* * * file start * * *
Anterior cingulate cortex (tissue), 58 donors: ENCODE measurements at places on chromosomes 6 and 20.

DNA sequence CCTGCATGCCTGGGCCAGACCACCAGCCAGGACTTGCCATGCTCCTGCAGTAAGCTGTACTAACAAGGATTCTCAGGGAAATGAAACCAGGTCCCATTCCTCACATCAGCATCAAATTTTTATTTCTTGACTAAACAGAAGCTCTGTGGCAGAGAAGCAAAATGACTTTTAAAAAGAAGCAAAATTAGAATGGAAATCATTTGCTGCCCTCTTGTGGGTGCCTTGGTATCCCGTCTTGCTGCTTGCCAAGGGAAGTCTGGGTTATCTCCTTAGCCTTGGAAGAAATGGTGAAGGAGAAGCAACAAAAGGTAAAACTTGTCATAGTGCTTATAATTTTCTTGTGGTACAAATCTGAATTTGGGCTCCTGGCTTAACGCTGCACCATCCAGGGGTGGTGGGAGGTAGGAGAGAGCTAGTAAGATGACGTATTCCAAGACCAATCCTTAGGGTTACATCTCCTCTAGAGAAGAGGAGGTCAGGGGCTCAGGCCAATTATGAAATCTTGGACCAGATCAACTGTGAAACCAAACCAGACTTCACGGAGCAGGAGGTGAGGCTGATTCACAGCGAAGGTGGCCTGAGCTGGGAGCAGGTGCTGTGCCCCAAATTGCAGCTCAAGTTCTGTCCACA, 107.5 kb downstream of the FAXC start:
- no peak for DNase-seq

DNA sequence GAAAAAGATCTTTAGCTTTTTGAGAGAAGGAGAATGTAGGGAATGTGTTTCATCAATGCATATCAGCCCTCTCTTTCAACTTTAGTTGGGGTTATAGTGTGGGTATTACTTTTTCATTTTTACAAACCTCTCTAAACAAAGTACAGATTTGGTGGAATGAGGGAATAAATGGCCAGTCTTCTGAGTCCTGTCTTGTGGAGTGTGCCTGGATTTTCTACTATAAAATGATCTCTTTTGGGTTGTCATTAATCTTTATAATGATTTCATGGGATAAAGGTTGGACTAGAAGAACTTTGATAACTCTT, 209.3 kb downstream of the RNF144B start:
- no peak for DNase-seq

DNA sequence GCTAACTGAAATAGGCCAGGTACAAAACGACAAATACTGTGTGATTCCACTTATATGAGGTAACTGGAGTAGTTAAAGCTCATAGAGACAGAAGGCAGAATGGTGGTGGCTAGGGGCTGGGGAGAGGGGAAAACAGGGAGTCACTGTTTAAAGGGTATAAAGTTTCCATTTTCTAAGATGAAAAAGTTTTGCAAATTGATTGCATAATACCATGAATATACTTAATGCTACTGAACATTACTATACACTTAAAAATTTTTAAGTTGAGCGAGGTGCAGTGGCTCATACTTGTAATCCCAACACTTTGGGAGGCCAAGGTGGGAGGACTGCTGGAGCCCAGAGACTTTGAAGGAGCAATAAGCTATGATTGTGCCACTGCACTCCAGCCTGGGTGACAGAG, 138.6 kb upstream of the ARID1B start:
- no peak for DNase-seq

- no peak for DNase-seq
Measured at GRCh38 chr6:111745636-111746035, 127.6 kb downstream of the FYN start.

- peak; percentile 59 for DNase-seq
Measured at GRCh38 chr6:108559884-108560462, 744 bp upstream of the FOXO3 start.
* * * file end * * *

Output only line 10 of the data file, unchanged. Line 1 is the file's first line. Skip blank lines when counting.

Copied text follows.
- peak; percentile 59 for DNase-seq